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Your mortgage is probably your biggest expense every month. So how can you make it smaller?

There are many ways to lower your monthly mortgage payments, but they may not all be right for you (and some take more doing than others).

Refinance to lower your payment

Refinancing involves replacing your current mortgage with a new one that offers a lower interest rate. Several factors influence whether you’ll want (or be able) to refinance. First is whether current interest rates are low enough justify the fees and closing costs that come with a refi: Generally, you’ll want to see a difference of at least 0.5 to 1 percentage points. You also should ensure your mortgage has no prepayment penalty; if it does, refinancing to lower your payment may not make sense.

The age of your mortgage is another factor: Many lenders won’t allow refinances for loans that closed within four to five months, and may have other qualification requirements. But if your loan is recent enough that its amortization schedule still leans toward interest-heavy payments, it may be worth examining refinancing.

Mortgage recasting

Another approach is to attempt what’s called mortgage recasting. With that option, you make a decent-size payment toward principal. Then, your lender can re-calculate your monthly payments based on that new balance (but on the same loan term). The reduced loan amount means smaller monthly payments and less total interest paid over the course of the loan.

Dump your PMI

You might also try to eliminate your private mortgage insurance (PMI). PMI is assessed when your down payment is less than 20 percent, and could cost 1 percent or more of the total loan value each year. If you pay down your mortgage to the point where you have 20 percent equity in your home, you can ask your bank to remove the monthly PMI.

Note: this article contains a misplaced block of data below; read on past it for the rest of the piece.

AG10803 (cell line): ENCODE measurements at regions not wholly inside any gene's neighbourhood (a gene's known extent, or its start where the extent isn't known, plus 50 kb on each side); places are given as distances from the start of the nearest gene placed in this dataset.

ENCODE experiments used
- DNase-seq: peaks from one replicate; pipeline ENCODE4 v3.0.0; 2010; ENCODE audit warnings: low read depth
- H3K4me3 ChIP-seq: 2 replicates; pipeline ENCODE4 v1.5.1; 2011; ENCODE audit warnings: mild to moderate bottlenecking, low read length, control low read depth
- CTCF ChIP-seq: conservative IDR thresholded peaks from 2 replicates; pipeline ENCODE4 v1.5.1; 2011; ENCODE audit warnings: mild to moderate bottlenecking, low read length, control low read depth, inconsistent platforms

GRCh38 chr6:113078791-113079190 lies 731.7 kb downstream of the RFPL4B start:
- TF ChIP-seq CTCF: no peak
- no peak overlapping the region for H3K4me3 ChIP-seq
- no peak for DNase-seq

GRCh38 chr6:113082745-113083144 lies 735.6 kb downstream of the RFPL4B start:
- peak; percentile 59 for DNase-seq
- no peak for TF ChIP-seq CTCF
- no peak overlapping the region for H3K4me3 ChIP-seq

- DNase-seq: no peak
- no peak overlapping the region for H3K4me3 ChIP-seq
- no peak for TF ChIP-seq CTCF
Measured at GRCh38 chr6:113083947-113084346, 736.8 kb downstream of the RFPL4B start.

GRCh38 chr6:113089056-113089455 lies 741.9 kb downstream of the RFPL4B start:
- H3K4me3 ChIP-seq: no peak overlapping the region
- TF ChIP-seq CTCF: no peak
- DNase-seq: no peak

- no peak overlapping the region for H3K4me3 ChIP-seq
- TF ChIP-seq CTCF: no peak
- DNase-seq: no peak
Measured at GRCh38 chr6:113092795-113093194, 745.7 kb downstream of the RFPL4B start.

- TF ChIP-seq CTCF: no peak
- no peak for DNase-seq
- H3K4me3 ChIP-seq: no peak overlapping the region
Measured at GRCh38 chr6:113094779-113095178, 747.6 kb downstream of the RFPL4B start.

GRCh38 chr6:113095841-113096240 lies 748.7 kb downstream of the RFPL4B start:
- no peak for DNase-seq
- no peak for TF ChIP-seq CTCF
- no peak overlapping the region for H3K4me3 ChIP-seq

Loan modification

If you’re in financial distress, the government offers loan modification programs aimed at helping with financial hardships. There are stringent eligibility rules, but your lender can offer more information and help you learn whether you’d qualify for short- or longer-term relief.

For example, you could extend a 30-year mortgage into a 40-year loan. Not every bank will allow it, and you’ll have to make your case, but the longer term means lower monthly payments. Still, the difference may too small to justify the eventual higher total cost of the loan due to paying interest for a longer period.

Lower your taxes

Other methods that can reduce payments don’t have to do with the mortgage itself. You can try to lower your property tax bill to reduce the escrow payment that typically makes up much of your monthly mortgage payment. Tax assessments are sometimes too high following real estate market corrections or local rezonings, for instance. If you think that could be the case for your house, consider appealing your property’s value to the relevant state or local decision makers.

Finally, though it’s not the most appealing prospect, you could consider getting a roommate. If you have space to spare, the extra money they’ll contribute can lead to substantial savings—perhaps even enough to outweigh the inconvenience of sharing your home.